Ballistic Missile Defense: Past And Future
Ballistic Missile Defense: Past and Future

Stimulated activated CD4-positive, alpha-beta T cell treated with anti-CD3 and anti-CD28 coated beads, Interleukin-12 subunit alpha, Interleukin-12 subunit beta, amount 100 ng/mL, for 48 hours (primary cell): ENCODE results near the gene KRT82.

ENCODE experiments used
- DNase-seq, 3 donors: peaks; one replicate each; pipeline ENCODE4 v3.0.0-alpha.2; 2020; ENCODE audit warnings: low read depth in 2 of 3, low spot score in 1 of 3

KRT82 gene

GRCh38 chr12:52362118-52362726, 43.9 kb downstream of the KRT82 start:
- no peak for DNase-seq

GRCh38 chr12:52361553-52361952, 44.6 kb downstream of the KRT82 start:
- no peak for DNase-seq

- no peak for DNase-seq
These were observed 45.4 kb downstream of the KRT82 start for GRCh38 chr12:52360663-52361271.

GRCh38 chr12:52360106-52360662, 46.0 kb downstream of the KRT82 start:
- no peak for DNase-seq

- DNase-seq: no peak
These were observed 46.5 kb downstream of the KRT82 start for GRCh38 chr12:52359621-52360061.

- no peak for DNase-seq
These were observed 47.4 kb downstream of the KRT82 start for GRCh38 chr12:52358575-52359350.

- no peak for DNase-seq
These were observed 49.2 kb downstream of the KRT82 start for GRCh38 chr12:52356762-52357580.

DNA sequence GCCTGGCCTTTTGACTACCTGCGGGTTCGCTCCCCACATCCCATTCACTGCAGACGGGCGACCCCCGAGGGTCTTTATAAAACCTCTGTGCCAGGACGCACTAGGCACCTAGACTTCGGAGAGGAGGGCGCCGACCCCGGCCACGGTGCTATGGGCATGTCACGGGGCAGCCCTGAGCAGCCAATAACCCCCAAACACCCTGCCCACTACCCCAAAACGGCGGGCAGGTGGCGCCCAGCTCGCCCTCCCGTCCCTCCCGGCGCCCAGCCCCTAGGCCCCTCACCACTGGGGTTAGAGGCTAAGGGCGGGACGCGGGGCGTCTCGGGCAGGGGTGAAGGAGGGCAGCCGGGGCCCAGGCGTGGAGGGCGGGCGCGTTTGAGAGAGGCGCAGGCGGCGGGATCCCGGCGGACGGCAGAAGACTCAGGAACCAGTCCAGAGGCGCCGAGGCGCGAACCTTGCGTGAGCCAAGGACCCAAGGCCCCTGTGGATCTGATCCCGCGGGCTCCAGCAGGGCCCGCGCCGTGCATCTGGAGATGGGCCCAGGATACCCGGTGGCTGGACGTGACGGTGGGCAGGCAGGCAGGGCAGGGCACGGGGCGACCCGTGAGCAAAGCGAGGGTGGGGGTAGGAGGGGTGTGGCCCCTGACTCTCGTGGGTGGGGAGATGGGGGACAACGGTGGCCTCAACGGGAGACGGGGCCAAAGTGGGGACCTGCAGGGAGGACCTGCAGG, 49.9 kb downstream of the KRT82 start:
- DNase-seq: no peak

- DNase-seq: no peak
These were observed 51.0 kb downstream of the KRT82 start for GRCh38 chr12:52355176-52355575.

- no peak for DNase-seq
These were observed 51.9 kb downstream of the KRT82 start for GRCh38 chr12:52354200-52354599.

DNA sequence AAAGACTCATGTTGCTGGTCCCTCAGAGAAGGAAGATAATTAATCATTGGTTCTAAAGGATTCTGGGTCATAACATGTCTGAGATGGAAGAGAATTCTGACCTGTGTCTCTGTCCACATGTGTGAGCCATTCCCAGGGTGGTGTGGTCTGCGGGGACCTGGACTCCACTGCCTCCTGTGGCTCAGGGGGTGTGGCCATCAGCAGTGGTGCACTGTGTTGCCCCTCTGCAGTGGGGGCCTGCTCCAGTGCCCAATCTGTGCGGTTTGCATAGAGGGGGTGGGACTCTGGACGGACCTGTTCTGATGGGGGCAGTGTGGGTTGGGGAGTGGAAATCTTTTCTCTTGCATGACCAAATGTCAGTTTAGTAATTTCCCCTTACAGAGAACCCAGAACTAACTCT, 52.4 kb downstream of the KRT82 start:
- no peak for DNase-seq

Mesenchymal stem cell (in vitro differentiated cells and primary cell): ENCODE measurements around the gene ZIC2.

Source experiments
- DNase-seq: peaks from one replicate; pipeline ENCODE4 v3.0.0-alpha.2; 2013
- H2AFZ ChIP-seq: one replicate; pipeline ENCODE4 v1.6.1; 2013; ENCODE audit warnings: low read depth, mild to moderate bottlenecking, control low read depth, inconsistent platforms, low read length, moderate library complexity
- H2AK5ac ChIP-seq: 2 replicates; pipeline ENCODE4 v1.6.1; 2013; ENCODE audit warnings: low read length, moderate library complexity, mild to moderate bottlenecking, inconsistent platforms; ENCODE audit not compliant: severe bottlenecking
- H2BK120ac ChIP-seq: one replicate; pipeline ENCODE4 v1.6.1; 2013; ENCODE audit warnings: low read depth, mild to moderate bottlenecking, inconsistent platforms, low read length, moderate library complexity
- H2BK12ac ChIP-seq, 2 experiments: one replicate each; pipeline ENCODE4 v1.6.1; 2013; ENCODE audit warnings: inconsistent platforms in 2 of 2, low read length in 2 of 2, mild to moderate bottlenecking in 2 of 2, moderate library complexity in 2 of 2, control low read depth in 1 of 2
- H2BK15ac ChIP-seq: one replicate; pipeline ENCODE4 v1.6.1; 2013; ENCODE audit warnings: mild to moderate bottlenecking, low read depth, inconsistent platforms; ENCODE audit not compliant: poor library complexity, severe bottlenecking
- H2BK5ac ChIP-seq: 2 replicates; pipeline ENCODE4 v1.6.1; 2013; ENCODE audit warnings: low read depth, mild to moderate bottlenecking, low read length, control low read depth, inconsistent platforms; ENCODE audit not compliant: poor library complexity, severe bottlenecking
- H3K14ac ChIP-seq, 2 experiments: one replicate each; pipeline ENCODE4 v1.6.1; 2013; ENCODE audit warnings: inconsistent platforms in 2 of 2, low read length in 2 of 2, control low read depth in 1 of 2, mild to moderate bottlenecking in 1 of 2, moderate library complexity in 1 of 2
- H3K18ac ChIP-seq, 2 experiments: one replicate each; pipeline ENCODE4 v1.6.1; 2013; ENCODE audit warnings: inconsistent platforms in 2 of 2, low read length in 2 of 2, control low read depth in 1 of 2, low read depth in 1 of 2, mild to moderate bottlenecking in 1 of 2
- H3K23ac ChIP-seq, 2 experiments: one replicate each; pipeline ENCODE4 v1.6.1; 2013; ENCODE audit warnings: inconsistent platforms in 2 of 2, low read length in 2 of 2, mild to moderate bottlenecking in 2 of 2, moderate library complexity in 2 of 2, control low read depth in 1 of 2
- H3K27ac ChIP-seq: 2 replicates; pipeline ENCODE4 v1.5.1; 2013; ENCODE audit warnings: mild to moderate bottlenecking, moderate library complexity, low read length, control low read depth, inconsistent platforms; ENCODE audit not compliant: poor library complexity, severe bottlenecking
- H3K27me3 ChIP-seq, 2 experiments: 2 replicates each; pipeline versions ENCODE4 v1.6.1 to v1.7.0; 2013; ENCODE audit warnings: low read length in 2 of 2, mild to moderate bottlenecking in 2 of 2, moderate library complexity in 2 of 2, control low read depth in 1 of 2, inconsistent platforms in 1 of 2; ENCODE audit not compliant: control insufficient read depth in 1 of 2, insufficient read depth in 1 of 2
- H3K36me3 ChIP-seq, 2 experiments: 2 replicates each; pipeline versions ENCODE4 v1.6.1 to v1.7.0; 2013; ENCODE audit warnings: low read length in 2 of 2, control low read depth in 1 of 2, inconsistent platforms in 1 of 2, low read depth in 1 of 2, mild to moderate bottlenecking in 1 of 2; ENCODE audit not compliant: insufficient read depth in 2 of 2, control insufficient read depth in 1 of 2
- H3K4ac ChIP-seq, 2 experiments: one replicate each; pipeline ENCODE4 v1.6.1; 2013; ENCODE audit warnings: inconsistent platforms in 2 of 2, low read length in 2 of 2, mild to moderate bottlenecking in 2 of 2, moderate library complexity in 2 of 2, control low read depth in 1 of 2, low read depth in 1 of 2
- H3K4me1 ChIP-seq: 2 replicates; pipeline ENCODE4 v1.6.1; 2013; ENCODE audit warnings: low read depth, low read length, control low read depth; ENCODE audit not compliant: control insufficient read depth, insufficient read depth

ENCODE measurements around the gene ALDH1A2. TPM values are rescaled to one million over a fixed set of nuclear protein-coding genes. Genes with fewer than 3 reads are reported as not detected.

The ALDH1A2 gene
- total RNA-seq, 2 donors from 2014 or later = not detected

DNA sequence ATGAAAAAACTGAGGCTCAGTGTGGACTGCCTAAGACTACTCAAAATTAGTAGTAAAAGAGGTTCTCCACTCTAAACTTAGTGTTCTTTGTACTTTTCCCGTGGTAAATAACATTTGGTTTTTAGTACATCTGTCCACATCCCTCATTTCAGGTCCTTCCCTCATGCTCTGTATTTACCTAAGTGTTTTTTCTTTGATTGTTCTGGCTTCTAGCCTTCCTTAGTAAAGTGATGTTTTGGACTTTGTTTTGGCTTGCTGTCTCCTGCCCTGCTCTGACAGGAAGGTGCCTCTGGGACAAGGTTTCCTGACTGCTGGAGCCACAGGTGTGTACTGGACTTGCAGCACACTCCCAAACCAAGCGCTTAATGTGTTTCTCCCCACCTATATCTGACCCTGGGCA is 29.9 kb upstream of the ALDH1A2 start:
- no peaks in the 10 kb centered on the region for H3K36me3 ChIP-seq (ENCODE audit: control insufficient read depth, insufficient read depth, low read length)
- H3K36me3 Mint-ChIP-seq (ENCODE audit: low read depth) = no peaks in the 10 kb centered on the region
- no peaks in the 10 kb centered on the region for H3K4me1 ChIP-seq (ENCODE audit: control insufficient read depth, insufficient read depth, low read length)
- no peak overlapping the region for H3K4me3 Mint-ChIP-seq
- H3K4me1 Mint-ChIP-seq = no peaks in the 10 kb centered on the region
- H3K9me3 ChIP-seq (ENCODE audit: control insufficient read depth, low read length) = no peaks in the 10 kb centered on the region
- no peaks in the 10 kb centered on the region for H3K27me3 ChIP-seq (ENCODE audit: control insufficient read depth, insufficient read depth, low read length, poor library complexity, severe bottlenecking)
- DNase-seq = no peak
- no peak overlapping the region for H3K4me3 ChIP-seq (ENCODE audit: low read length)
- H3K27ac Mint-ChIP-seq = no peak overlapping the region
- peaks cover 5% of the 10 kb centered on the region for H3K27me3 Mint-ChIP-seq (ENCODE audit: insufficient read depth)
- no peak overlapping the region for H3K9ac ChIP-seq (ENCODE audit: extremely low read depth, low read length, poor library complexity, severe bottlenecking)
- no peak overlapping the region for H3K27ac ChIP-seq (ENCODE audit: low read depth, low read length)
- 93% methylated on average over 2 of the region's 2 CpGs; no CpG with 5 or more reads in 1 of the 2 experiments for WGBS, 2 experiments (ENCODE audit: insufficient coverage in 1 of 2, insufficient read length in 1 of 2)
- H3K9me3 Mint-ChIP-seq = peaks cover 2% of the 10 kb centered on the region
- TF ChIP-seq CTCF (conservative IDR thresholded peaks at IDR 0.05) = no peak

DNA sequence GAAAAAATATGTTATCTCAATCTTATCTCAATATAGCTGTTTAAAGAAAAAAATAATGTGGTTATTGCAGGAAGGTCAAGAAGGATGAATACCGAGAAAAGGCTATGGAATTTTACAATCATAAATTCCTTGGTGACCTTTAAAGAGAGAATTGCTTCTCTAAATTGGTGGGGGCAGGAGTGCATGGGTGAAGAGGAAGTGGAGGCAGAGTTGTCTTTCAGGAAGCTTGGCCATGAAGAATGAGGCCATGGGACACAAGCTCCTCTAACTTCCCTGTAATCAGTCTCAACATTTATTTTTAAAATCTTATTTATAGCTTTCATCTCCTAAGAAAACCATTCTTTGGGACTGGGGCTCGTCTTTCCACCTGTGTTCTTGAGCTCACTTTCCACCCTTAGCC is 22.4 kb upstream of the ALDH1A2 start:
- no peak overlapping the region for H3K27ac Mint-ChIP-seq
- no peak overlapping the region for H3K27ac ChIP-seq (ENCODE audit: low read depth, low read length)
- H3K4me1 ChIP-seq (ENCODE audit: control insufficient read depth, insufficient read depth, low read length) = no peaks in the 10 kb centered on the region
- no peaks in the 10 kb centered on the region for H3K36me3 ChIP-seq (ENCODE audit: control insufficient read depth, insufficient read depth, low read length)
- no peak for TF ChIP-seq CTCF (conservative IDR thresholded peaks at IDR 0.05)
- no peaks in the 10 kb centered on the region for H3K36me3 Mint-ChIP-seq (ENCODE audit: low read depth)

To help put the potential value of a national missile defense system in perspective, consider three scenarios, one modeled on a historical event, the other two hypothetical. First, suppose that the Iraqi invasion of Kuwait occurs 20 years later, which is to say, about now. Saddam Hussein has an arsenal of two or three long-range missiles equipped with biological or nuclear warheads. These weapons are aimed at New York and/or Washington (or even closer targets, such as Tel Aviv or London). He threatens to launch them if the United States attempts to throw him out of Kuwait. In the absence of a missile defense system, what options does the President of the United States have for dislodging Iraq from Kuwait—or preventing occupation of Saudi oilfields?